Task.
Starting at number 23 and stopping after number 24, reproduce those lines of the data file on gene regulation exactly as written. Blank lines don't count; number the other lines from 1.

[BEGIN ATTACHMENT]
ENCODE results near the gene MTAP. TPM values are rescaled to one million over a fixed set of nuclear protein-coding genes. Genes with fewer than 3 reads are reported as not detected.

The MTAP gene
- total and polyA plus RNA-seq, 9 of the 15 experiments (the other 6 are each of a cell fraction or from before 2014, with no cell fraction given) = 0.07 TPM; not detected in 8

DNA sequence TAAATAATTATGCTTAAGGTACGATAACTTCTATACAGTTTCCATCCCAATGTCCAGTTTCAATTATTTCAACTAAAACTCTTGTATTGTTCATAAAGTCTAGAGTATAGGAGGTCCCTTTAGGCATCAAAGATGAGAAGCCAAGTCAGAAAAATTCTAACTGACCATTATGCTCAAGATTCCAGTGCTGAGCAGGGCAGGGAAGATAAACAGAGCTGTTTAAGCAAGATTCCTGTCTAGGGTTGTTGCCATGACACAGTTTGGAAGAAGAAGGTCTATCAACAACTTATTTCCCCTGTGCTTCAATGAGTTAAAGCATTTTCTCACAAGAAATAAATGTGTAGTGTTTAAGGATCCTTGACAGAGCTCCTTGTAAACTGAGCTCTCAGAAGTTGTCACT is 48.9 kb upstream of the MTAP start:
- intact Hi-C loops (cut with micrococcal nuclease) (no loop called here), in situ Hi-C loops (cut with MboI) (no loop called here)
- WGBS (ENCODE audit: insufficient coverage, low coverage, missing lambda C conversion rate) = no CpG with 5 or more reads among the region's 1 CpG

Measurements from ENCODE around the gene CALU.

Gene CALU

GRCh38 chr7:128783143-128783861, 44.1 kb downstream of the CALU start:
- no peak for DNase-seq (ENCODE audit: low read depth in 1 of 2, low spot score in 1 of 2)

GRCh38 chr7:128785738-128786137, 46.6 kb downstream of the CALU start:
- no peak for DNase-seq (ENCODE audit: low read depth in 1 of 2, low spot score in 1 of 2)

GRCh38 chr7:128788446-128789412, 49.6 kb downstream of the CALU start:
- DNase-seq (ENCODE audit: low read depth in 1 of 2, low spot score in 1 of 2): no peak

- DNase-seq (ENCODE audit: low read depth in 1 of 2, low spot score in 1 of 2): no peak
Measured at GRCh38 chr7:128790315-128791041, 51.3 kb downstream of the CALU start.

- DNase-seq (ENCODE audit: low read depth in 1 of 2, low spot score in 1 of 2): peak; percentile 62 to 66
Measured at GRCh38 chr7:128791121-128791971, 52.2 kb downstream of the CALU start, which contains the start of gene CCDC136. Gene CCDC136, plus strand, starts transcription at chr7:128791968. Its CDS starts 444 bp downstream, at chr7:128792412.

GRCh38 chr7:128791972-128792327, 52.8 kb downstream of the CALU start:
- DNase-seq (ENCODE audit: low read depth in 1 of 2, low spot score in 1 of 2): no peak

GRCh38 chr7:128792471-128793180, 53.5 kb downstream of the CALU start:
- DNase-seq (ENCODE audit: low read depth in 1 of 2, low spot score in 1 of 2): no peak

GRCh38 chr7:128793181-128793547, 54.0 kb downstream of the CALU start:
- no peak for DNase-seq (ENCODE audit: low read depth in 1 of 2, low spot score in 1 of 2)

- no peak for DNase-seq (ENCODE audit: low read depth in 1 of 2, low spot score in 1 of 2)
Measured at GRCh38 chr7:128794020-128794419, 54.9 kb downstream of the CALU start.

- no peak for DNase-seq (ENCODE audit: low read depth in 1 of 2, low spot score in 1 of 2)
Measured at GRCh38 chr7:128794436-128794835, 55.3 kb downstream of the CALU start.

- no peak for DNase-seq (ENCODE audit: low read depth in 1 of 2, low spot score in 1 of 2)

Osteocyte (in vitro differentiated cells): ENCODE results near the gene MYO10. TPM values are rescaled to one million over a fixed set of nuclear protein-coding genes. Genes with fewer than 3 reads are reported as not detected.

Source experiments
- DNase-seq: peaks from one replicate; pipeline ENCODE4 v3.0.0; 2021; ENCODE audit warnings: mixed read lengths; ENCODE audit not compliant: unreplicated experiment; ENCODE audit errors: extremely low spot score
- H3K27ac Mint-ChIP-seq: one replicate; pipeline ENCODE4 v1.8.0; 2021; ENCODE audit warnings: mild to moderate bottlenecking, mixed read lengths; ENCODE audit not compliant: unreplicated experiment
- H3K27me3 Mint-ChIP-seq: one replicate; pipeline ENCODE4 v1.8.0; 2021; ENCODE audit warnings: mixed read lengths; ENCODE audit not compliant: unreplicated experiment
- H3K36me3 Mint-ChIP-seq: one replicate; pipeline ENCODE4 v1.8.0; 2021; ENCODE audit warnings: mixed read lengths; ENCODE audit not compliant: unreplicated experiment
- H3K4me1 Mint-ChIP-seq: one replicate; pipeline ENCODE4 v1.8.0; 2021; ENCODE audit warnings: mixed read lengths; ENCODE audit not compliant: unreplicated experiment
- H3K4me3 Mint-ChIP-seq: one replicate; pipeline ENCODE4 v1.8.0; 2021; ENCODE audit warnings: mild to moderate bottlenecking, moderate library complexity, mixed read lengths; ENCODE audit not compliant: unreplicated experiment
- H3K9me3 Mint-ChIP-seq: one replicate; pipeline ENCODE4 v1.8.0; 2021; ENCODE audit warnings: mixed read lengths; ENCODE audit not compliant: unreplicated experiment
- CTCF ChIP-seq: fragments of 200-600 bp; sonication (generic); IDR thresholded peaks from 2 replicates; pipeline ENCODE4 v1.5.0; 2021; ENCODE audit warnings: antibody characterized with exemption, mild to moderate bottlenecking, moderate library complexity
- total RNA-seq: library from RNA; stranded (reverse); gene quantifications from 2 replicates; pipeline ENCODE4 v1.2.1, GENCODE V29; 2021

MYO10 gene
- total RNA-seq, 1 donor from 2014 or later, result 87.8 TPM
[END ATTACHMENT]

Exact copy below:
GRCh38 chr7:128793181-128793547, 54.0 kb downstream of the CALU start:
- no peak for DNase-seq (ENCODE audit: low read depth in 1 of 2, low spot score in 1 of 2)